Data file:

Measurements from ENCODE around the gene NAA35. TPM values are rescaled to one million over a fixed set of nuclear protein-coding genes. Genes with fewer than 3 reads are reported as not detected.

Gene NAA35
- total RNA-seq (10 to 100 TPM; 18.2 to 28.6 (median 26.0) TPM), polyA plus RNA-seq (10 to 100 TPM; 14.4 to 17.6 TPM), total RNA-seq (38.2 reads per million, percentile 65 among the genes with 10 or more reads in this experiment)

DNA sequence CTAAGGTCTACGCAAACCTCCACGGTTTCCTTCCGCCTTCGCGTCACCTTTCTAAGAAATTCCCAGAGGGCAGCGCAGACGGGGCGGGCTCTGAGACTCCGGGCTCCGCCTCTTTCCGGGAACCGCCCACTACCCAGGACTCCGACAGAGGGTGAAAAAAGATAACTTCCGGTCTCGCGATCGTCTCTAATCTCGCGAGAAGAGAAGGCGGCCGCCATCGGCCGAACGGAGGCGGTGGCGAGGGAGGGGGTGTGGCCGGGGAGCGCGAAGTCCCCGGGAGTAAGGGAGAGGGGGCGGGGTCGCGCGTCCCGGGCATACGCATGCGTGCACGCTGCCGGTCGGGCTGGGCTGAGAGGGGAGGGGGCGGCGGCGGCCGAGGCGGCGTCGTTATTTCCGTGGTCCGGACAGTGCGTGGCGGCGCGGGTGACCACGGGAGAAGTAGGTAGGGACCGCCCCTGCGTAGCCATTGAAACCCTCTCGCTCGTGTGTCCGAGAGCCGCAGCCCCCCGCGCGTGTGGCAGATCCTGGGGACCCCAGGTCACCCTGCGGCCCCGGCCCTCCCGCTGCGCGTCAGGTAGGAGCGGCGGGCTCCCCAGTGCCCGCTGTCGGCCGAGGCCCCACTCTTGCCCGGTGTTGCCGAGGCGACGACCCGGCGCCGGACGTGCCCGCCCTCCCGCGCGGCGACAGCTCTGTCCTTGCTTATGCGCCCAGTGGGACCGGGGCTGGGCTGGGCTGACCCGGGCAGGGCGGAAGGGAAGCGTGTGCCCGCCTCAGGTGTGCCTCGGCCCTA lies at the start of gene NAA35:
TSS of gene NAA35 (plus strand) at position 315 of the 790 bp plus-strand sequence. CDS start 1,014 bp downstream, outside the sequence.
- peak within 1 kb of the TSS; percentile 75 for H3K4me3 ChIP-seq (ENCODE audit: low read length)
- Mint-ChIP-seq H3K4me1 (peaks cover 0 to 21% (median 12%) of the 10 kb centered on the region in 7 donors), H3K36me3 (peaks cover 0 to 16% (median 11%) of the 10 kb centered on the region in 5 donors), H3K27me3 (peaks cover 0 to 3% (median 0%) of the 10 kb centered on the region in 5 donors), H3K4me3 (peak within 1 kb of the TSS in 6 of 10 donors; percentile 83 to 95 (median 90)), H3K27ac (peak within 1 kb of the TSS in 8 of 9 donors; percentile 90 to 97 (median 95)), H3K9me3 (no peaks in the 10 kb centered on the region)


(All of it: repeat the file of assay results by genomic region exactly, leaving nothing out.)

Measurements from ENCODE around the gene NAA35. TPM values are rescaled to one million over a fixed set of nuclear protein-coding genes. Genes with fewer than 3 reads are reported as not detected.

Gene NAA35
- total RNA-seq (10 to 100 TPM; 18.2 to 28.6 (median 26.0) TPM), polyA plus RNA-seq (10 to 100 TPM; 14.4 to 17.6 TPM), total RNA-seq (38.2 reads per million, percentile 65 among the genes with 10 or more reads in this experiment)

DNA sequence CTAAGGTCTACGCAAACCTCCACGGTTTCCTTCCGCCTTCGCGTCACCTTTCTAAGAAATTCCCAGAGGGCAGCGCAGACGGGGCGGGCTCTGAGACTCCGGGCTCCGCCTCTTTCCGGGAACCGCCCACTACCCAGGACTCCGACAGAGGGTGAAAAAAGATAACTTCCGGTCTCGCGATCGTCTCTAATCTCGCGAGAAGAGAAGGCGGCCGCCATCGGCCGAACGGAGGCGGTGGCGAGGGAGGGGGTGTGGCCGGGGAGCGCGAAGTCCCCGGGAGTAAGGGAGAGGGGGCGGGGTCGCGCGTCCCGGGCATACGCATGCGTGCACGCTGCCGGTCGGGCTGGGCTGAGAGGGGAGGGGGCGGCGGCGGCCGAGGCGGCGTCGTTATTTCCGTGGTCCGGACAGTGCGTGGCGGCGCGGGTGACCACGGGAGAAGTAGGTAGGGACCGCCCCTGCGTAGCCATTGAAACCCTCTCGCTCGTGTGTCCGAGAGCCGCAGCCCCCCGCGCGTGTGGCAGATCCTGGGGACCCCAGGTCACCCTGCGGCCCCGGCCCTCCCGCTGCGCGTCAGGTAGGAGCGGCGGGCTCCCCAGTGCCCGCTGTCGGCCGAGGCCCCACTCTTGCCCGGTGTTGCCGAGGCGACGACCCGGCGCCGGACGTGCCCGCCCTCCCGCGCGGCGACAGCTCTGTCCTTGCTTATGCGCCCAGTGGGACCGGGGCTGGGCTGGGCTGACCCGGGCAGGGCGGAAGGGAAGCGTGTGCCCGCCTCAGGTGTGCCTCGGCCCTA lies at the start of gene NAA35:
TSS of gene NAA35 (plus strand) at position 315 of the 790 bp plus-strand sequence. CDS start 1,014 bp downstream, outside the sequence.
- peak within 1 kb of the TSS; percentile 75 for H3K4me3 ChIP-seq (ENCODE audit: low read length)
- Mint-ChIP-seq H3K4me1 (peaks cover 0 to 21% (median 12%) of the 10 kb centered on the region in 7 donors), H3K36me3 (peaks cover 0 to 16% (median 11%) of the 10 kb centered on the region in 5 donors), H3K27me3 (peaks cover 0 to 3% (median 0%) of the 10 kb centered on the region in 5 donors), H3K4me3 (peak within 1 kb of the TSS in 6 of 10 donors; percentile 83 to 95 (median 90)), H3K27ac (peak within 1 kb of the TSS in 8 of 9 donors; percentile 90 to 97 (median 95)), H3K9me3 (no peaks in the 10 kb centered on the region)